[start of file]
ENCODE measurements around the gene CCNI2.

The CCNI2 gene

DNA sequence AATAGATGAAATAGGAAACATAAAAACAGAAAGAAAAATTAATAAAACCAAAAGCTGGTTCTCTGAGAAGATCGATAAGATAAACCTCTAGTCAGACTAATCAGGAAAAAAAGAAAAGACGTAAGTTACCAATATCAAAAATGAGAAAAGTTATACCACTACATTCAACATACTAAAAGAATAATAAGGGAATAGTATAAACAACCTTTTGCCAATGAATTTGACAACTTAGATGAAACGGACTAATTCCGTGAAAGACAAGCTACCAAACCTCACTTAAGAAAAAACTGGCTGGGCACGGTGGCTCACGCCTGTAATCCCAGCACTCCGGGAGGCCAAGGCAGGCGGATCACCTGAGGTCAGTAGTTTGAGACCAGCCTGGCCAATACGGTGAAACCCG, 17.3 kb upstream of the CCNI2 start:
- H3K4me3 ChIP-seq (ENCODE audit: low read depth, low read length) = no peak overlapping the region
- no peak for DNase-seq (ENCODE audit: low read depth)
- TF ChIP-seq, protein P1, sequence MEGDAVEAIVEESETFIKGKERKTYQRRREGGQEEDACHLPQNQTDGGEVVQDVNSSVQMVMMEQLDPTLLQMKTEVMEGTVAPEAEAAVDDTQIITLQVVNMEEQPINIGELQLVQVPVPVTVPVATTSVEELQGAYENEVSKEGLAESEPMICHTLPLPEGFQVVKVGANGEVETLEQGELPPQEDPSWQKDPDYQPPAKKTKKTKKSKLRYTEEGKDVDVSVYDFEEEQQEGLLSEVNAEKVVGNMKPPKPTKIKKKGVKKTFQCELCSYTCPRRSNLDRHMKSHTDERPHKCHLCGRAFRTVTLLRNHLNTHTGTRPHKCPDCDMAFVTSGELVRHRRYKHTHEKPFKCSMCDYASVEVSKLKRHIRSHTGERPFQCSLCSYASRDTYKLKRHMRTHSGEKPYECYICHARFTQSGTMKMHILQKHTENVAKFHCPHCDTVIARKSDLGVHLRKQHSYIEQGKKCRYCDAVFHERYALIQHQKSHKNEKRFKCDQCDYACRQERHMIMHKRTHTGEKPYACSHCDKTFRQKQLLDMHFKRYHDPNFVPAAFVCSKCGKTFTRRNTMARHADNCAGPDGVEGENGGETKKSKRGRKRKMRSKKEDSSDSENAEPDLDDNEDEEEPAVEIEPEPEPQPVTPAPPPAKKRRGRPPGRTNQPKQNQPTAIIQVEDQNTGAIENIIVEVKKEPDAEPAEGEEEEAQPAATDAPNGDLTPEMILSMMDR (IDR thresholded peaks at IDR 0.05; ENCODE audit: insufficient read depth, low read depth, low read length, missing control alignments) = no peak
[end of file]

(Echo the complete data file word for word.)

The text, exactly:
ENCODE measurements around the gene CCNI2.

The CCNI2 gene

DNA sequence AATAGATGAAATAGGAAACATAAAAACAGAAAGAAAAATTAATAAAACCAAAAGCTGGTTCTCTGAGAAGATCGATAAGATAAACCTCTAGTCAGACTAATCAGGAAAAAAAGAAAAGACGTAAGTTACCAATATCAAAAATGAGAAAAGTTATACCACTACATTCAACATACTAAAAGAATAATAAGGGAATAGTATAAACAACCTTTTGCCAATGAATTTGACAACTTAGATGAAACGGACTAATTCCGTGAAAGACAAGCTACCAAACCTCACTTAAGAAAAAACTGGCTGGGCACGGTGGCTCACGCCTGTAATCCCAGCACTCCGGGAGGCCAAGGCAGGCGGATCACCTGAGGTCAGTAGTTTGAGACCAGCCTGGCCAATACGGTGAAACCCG, 17.3 kb upstream of the CCNI2 start:
- H3K4me3 ChIP-seq (ENCODE audit: low read depth, low read length) = no peak overlapping the region
- no peak for DNase-seq (ENCODE audit: low read depth)
- TF ChIP-seq, protein P1, sequence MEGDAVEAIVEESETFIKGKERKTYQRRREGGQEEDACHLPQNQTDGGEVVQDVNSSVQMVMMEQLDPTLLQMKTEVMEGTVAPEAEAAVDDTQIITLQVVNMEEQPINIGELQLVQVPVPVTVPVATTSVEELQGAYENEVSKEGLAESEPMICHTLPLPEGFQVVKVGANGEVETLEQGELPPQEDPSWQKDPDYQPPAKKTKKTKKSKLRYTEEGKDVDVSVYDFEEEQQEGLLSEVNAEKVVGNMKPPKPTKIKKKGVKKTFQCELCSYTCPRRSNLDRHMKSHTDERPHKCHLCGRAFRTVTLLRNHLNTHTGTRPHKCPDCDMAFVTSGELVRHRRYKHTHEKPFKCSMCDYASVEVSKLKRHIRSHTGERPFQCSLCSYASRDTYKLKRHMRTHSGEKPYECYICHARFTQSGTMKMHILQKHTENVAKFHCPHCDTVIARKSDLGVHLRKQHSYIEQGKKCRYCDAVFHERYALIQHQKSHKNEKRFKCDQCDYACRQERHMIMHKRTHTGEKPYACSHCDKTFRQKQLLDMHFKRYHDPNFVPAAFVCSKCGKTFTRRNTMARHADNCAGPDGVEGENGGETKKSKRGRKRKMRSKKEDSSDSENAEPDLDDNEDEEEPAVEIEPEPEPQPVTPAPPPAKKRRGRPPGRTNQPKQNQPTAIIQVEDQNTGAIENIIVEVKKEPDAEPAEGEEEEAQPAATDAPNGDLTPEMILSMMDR (IDR thresholded peaks at IDR 0.05; ENCODE audit: insufficient read depth, low read depth, low read length, missing control alignments) = no peak